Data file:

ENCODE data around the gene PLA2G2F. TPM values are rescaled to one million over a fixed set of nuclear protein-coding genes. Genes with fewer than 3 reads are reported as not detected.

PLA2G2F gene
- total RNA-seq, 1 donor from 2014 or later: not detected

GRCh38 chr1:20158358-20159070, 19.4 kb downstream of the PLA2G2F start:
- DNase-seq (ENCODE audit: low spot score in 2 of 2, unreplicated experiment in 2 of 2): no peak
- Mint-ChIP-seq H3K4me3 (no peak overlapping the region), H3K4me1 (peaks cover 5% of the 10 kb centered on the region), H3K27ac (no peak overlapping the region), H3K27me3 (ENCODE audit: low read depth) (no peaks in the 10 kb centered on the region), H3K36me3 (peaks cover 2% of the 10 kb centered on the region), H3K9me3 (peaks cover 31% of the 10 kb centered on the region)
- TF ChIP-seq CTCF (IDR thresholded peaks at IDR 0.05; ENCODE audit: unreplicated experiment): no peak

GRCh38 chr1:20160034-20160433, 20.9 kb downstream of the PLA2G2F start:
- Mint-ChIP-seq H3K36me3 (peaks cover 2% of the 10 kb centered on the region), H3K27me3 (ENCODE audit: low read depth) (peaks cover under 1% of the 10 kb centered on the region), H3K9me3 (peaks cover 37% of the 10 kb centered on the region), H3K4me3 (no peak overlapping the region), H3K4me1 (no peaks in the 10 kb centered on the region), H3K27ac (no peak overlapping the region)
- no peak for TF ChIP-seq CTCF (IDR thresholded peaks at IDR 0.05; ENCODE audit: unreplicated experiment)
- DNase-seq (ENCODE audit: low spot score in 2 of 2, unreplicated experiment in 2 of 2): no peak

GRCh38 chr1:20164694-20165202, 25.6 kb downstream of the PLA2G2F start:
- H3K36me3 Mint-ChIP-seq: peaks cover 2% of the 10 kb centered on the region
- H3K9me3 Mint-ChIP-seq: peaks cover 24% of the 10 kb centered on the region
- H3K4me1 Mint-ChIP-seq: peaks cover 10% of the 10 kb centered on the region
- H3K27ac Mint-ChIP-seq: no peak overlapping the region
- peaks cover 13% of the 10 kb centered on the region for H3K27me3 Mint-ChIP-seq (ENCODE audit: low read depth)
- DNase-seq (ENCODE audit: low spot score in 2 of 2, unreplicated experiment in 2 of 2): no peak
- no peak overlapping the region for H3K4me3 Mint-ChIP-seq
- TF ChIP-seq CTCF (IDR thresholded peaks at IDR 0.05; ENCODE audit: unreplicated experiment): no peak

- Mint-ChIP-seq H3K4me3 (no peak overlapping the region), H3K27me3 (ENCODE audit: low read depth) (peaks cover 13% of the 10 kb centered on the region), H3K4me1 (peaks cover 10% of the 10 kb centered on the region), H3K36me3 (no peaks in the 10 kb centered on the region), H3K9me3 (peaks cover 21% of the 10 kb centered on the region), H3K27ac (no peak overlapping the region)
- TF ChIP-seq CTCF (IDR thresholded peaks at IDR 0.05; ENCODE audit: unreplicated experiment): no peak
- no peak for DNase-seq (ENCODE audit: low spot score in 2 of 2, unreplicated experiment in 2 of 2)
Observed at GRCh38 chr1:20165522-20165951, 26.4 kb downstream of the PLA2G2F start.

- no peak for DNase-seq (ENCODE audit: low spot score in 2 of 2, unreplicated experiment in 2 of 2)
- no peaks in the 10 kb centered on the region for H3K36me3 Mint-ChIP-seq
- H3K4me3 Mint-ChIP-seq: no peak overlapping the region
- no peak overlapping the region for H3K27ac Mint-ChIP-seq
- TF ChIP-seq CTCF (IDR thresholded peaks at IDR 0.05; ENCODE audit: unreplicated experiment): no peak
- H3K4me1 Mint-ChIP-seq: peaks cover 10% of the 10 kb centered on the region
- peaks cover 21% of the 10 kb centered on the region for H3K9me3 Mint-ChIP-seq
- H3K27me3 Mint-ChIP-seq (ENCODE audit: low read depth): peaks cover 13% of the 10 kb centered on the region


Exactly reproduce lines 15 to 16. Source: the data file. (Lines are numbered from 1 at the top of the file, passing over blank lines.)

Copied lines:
- H3K4me1 Mint-ChIP-seq: peaks cover 10% of the 10 kb centered on the region
- H3K27ac Mint-ChIP-seq: no peak overlapping the region